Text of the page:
Grade: A-

Review: “Apartment Zero” (1988)

Apartment_ZeroJack Carney (Hart Bochner) considers himself something of a Renaissance Man, able to do what needs to be done — however strange the task — with a pinch of flair. “I should have been a chiropractor,” he jokes to his roommate Adrian (Colin Firth). Problem is, he uses that line after he cracks a dead woman’s back to fit her body inside a trunk. That Jack, what a jokester. And such a showman to boot.

Viewers, gird thy loins for a venture into the murky world of this beguiling sociopath in Martin Donovan’s “Apartment Zero,” the most unbelievably tense and profoundly unnerving thriller to slip past everyone in 1988. Donovan, who cowrote the screenplay with “Jurassic Park” writer David Koepp, creates a deliberate and slow exploration of Jack, a drifter who charms his way into the life of socially awkward loner Adrian LeDuc, who runs a failing revival theater in late 1980s-era Buenos Aires, and everyone who lives in LeDuc’s building. The unknown circumstances surrounding Jack’s arrival and his disturbing ability to play all things to all people form the sticky heart of “Apartment Zero,” and it’s not long before we find ourselves snared in that complicated web.

Adrian, too, finds himself swept up in the inescapable mystery of Jack, an amiable, handsome stranger who shows up on Adrian’s doorstep looking to rent a room. Since running his crumbling theater has emptied his bank account, Adrian agrees, though not without hesitation — he’s an emotional shut-in who despises his prying neighbors, particularly Margaret (Dora Bryan) and Mary Louise (Liz Smith), a pair of nosy gossip hounds. Jack, however, begins to draw out his nervous roommate, bating him with talk of classic movies and, at times, openly flirting with Adrian. The two develop an unusual bond — one with definite homoerotic undertones — but things go sour when Jack starts chatting up the neighbors. He seduces each individually, exploiting their weaknesses with such ease it’s clear he learned Lesson No. 1 in the art of seduction: Assess your target, then act accordingly.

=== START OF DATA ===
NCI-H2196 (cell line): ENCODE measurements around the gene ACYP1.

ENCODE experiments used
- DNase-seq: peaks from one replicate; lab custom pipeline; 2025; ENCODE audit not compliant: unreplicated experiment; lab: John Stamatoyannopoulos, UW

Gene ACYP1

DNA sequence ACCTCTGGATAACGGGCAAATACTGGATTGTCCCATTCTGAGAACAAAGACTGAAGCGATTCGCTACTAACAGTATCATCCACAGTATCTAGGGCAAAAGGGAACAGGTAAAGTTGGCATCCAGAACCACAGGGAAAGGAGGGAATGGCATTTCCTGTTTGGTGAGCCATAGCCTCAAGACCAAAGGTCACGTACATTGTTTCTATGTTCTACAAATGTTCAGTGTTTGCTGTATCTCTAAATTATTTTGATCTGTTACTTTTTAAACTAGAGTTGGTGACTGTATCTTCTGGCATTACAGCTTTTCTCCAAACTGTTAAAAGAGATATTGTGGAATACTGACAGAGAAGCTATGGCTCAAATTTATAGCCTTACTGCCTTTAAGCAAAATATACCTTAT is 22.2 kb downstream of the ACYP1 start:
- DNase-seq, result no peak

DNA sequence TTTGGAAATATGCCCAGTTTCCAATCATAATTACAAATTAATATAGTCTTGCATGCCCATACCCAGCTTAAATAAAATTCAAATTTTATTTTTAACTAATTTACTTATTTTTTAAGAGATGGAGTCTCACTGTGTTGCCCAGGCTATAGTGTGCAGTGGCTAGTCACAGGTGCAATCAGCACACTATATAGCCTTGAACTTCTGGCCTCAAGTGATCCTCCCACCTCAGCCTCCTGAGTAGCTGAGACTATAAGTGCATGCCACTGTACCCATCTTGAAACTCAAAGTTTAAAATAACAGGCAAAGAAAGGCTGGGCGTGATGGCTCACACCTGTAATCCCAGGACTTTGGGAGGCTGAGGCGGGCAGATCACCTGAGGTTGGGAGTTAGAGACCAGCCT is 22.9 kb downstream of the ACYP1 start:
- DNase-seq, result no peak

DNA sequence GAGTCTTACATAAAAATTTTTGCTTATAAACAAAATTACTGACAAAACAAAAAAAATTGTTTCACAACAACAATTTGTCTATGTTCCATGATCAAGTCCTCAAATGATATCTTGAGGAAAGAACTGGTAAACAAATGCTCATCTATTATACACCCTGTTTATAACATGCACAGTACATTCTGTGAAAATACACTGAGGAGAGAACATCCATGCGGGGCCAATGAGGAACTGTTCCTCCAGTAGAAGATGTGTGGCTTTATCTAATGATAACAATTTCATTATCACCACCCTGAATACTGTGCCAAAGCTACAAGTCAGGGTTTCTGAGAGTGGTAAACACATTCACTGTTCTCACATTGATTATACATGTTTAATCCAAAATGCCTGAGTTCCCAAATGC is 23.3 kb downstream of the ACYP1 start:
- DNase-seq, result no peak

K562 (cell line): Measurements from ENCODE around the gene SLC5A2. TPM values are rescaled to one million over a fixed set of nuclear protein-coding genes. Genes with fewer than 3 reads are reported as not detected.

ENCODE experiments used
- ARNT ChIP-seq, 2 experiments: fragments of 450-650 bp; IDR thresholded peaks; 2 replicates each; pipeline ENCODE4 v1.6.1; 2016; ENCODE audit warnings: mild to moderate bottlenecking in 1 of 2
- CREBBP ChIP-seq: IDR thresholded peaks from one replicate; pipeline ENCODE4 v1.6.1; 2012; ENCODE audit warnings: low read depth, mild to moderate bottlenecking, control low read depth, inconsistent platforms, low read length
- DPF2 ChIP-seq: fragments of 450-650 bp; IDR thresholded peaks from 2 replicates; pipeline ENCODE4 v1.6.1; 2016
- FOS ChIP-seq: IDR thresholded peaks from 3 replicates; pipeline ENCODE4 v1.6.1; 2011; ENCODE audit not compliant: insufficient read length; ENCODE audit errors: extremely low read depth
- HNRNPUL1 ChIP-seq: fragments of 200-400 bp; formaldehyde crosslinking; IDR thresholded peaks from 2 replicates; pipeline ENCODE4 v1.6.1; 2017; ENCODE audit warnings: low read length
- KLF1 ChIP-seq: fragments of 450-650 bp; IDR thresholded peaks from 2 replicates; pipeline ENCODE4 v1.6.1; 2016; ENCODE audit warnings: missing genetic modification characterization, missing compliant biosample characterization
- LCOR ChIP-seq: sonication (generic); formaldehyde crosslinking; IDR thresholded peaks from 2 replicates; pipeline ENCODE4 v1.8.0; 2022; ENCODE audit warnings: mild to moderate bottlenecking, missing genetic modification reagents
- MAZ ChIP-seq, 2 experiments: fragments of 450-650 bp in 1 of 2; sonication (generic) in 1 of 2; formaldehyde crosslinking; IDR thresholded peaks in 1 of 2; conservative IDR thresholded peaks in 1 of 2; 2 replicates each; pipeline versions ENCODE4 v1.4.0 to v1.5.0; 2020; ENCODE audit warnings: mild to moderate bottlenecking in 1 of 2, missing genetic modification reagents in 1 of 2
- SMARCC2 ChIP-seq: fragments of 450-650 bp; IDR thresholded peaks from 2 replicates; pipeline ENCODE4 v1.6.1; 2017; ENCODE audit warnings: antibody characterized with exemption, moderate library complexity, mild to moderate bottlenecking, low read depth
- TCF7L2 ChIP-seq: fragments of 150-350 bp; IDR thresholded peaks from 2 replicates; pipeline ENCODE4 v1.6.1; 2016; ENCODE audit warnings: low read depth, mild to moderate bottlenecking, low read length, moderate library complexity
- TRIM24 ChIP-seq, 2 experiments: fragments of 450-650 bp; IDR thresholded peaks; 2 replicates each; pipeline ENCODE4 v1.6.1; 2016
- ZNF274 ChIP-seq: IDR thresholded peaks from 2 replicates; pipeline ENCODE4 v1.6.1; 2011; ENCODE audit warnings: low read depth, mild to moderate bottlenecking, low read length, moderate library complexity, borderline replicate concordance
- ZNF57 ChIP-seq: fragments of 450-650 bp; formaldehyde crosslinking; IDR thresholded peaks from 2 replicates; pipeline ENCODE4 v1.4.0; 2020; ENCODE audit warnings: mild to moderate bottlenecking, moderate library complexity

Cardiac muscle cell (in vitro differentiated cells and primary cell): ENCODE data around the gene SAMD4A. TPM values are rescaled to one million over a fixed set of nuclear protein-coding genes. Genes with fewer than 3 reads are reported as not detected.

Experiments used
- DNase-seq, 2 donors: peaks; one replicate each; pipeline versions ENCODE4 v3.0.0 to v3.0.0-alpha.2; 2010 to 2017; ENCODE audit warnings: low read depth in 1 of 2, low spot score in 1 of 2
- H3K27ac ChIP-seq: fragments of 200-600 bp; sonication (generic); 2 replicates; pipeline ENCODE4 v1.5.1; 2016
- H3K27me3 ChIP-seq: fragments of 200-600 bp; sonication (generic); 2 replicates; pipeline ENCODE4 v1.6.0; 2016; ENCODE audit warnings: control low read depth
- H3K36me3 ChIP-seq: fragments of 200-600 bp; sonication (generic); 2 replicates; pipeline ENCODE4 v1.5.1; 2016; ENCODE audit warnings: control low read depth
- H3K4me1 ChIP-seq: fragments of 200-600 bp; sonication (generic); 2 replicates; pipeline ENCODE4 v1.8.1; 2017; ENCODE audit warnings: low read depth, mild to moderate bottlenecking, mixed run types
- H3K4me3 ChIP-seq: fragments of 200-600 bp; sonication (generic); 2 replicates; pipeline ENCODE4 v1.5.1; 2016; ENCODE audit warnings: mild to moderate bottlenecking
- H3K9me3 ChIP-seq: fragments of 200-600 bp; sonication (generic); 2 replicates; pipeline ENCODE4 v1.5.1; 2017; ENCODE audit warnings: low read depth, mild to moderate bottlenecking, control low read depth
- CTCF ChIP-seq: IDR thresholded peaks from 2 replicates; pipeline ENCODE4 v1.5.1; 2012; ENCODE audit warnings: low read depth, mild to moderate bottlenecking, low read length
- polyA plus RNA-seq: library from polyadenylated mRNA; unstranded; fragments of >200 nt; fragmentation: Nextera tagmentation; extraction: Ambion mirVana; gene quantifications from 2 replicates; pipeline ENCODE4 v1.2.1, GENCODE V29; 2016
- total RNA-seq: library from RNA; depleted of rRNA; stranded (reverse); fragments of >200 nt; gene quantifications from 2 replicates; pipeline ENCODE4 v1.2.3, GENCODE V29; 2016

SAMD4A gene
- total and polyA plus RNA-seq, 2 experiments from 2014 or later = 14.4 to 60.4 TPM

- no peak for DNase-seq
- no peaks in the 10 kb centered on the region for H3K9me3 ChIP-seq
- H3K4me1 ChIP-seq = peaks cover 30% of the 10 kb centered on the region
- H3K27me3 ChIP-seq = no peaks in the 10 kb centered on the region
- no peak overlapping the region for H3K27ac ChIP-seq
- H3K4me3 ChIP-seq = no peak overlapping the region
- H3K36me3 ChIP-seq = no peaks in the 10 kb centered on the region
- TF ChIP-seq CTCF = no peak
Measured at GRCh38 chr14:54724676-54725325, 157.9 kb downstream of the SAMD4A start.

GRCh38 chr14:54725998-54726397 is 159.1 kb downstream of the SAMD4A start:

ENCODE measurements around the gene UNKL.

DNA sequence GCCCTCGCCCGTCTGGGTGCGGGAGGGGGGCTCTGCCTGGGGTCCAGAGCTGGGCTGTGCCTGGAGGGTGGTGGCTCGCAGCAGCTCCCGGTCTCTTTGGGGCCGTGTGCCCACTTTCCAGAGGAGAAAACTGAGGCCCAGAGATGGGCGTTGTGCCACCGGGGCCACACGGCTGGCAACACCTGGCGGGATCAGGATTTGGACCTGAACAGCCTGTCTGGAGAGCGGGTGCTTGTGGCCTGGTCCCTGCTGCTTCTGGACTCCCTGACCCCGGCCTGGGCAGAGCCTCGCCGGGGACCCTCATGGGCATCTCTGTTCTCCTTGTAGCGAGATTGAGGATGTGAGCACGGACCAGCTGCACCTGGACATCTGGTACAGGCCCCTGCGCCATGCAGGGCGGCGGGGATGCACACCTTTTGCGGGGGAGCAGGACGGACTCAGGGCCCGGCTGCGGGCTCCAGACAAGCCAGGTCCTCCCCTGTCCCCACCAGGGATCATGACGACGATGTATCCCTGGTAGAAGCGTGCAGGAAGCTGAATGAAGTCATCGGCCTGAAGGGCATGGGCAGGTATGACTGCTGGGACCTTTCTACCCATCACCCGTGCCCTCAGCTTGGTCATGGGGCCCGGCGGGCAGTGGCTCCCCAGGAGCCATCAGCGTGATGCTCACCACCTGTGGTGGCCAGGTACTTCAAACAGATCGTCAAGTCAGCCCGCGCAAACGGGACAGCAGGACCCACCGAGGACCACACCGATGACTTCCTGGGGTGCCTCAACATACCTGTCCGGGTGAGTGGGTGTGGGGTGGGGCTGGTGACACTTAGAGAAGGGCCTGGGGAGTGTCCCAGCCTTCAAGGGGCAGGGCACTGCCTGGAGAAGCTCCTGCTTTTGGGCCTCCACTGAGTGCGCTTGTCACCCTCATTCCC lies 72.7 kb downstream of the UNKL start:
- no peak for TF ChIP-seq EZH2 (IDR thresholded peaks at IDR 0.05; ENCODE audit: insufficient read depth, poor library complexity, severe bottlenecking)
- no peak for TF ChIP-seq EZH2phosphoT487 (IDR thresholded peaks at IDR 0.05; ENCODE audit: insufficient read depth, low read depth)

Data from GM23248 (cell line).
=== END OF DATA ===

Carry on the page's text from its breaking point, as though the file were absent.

Here, in the midst of all these romances, is where Donovan sneaks up from behind and quietly loops the wire around our throats. With claustrophobic camera work, he lets us glimpse snippets of the truth behind Jack’s real reason for showing up in politically tumultuous Argentina. There’s a disappearance here, a body there, and Jack never seems to be accounted for when people start to ask questions. None of these murders take place on camera — violence implied has twice the scare power — and no one can be sure if or how Jack’s involved. Is he a political assassin? A serial killer? An innocent man? Though Jack plays cool, Adrian can’t shake his suspicions. But as the credits close in, “Apartment Zero” reveals itself to be a thorny whodunnit with no easy answers, a movie that keeps us guessing and squirming until the final minutes.

Much of this unease comes from Donovan’s structure and his eye for details. His decision to eschew bloody murder scenes is a wise one, since it allows viewers’ imaginations to run wild. We guess, we assume, we form our hunches, but we cannot be certain without visual evidence. Oh, what crushing weight that doubt has. The cinematography, with its focus on dark corners and lingering shots, adds much to this tense atmosphere. The camera work gives us clues and yanks them away in equal measure.

Neither do the actors give much away. People trickle in and out as apartment dwellers or victims, but “Apartment Zero” belongs to Bochner and Firth. Why this role didn’t give Bochner his big acting break is utterly baffling, for he conveys impressive menace and serpentine charm as Jack. We know virtually nothing about this man, and yet Bochner makes him the kind of character who haunts our dreams. The only person possibly more troubling is Adrian LeDuc, who, as Firth plays him, is so repressed it’s shocking that he hasn’t turned inside out. A repressed man is a dangerous man, and it’s an excruciating wait to see how Adrian will melt down. We know “Apartment Zero” will do the same. Not since Hitchcock has a thriller this spare been so exhilarating.

Grade: A